Seeing the Patterns and Healing the Past

March 24th, 2010 by Jennifer Grainger

My mind was in turmoil and my guts were as twisted as barbed wire as I began the hour and a half drive home. It would be 11 pm by the time I got there.

Those of you who know me, or have read my book, Becoming Conscious, know that the phrase, “fools jump in where angels fear to tread,” has often applied to my eagerness to try new things.

I thought I had learned my lesson about signing up for things without asking detailed questions of what would actually take place, because I so often found myself somewhere I had paid to be, wishing I wasn’t there . . . like the time I signed up for the one day workshop: Speaking with Heart and Soul: How to be More Comfortable, Natural and Compelling in Front of ANY Group. I thought I’d get a few pointers on overcoming my fear of public speaking only to find when I got there I’d have to actually stand in front of the group and speak. I was so terrified all I could do was just stand there and cry. I was so embarrassed!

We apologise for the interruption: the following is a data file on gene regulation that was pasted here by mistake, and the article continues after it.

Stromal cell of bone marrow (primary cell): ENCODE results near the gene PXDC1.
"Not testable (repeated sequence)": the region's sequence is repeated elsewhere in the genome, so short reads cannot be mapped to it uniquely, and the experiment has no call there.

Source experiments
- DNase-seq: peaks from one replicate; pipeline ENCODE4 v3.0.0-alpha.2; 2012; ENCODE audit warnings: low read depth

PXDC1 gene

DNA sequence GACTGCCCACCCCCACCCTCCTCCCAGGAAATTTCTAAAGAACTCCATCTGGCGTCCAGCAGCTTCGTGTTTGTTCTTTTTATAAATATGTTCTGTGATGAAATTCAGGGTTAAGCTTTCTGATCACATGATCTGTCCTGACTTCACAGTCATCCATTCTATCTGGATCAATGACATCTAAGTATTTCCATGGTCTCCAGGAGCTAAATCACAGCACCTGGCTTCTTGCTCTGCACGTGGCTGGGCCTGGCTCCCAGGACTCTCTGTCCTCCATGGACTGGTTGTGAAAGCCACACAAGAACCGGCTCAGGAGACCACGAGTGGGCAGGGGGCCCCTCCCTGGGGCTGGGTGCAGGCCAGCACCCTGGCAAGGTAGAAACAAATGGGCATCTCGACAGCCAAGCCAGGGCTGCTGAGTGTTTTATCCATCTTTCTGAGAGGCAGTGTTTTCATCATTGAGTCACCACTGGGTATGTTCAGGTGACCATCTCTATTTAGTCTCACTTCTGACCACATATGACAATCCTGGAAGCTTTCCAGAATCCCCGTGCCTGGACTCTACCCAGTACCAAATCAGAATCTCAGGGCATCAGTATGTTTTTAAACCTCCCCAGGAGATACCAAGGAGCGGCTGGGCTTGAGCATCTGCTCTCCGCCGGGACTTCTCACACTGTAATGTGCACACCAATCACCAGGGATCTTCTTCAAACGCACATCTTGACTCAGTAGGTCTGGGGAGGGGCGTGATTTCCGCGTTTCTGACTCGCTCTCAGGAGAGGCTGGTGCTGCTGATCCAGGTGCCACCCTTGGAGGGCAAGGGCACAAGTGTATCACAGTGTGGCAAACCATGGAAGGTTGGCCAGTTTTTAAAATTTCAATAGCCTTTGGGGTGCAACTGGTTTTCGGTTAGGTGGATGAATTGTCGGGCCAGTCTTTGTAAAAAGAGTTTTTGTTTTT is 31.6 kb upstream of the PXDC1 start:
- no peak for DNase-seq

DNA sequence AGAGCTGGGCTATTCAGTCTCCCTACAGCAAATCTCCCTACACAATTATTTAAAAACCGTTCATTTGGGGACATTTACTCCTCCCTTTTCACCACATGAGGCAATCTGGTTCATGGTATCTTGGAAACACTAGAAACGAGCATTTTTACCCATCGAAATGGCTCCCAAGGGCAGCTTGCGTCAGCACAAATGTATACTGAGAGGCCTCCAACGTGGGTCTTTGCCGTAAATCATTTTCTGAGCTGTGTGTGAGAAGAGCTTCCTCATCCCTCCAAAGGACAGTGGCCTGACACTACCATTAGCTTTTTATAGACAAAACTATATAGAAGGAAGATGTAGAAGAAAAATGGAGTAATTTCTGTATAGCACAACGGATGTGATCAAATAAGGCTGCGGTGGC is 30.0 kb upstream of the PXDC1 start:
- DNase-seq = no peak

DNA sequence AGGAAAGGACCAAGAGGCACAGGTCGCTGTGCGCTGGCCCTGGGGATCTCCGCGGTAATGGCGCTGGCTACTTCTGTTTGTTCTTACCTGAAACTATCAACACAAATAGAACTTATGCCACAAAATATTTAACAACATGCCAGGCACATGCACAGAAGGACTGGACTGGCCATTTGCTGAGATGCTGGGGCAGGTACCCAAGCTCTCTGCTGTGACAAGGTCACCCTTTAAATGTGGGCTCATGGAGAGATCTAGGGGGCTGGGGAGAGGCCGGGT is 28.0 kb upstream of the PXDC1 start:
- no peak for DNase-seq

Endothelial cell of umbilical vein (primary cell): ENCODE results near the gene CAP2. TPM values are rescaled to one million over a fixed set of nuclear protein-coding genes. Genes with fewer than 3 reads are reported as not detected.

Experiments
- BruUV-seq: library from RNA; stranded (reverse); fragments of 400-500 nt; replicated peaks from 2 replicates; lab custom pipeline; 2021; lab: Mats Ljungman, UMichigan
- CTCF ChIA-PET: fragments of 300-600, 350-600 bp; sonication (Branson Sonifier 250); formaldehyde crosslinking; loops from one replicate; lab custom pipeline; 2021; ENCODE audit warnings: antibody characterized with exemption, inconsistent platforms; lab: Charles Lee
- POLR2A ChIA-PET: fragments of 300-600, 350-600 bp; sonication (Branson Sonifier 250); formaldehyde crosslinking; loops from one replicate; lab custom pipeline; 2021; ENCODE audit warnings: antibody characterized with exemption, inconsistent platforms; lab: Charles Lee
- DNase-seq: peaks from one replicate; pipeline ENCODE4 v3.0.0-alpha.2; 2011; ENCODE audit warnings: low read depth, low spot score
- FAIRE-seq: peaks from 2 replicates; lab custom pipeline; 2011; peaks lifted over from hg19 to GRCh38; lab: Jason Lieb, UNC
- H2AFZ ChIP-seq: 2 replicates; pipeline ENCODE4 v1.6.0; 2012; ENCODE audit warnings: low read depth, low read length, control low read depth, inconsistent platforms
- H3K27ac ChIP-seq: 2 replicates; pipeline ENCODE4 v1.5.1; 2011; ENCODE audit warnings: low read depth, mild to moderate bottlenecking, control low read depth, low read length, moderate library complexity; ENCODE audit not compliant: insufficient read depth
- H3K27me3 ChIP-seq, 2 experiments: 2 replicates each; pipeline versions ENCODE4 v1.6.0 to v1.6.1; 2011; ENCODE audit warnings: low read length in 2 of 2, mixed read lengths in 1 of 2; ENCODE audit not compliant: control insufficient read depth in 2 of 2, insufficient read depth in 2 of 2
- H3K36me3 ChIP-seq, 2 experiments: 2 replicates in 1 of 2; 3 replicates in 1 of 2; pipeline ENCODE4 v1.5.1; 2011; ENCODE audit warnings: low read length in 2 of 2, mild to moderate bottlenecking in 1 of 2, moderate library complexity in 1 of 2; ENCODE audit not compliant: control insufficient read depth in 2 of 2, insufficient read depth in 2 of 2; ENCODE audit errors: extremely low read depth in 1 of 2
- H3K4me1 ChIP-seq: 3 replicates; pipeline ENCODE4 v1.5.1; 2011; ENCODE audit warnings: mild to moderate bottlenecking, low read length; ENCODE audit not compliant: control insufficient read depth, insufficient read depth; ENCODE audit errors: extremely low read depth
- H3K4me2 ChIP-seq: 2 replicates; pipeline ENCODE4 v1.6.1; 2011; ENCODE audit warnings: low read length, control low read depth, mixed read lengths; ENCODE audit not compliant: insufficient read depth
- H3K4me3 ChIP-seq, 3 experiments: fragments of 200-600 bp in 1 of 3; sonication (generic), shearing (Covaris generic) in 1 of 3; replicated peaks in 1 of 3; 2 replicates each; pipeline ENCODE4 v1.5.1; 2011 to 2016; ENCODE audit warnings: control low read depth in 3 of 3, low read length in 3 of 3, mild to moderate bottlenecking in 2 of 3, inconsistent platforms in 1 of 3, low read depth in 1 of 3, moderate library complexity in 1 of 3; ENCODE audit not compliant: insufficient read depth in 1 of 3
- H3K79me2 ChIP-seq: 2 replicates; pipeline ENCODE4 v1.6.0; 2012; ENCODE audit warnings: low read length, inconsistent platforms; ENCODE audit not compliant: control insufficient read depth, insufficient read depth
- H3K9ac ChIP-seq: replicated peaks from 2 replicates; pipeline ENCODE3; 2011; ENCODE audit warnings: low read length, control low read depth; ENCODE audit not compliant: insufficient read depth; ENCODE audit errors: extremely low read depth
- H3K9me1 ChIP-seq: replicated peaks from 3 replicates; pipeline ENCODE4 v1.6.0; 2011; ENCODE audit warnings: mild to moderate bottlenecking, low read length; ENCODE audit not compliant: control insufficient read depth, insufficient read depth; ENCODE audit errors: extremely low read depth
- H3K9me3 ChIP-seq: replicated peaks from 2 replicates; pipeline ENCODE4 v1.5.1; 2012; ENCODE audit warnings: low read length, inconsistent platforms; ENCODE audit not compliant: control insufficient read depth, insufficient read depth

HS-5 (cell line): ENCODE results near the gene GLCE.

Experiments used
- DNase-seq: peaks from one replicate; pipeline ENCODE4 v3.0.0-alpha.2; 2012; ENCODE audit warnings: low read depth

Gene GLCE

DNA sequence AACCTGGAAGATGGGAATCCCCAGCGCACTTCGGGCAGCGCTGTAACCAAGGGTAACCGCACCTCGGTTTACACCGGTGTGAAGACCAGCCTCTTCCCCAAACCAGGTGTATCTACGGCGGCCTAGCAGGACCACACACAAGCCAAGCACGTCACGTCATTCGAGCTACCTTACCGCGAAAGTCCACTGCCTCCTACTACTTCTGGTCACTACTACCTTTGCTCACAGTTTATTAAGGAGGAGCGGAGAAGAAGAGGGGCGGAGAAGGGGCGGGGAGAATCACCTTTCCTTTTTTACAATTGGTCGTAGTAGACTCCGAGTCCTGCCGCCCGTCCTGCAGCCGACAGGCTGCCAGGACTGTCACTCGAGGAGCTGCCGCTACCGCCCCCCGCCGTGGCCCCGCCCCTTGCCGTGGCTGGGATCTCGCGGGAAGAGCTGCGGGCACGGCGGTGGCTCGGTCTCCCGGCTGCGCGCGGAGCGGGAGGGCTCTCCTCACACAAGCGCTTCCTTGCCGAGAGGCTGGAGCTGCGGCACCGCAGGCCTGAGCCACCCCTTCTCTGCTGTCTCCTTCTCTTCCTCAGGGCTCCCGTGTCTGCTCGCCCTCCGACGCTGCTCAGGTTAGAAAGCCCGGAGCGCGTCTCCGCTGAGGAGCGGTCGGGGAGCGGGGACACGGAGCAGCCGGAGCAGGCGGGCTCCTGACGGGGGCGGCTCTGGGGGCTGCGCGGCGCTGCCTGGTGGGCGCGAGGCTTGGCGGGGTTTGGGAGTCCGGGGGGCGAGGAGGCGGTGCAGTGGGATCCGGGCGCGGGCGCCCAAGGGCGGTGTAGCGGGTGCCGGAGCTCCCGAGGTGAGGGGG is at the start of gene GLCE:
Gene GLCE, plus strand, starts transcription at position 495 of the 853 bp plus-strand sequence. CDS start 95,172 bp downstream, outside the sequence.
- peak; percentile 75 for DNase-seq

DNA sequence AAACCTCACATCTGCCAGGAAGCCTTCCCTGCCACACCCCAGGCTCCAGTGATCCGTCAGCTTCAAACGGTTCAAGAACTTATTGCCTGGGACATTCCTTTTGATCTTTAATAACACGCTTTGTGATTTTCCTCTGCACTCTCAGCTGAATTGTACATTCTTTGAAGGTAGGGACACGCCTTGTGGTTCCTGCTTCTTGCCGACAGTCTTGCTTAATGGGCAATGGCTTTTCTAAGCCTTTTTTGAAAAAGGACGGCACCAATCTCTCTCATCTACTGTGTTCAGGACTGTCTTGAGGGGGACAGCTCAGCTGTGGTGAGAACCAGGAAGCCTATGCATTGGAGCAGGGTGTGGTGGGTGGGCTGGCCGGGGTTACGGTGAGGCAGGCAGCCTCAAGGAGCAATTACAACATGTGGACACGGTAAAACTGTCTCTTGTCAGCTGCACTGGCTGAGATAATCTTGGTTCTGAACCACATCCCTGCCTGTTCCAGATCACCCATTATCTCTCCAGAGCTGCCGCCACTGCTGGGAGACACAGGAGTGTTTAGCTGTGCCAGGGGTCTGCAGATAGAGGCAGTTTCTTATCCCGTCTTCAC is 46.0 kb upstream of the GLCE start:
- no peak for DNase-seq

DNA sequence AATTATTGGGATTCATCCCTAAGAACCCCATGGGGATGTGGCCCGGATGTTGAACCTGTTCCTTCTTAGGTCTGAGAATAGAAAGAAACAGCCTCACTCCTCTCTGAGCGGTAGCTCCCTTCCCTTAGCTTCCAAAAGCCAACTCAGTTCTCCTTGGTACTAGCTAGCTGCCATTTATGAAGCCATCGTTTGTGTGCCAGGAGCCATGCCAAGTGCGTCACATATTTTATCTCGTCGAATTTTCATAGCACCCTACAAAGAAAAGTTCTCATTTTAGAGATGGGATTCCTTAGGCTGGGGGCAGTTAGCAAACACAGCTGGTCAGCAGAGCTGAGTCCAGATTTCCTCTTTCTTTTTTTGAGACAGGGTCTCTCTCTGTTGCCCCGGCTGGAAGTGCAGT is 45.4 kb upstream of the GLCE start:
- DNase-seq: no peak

Just because the end result in that case turned out to be a giant leap forward in spiritual growth didn’t mean it wouldn’t be wise to know what I was getting into before clicking the “Sign Me Up!” button on a weekend workshop titled Basic Sensuality.

Feeling oh so wise, I’d asked questions designed to be sure there wouldn’t be any exercises or demonstrations that I would find uncomfortable. (You know, like “OK everybody, off with your clothes!”)

I have to admire Spirit’s ability to provide me with the growth I need even when I am careful to avoid it. In this case, when I was told there would be “homework” on Saturday night, it never occurred to me to ask what the homework might be.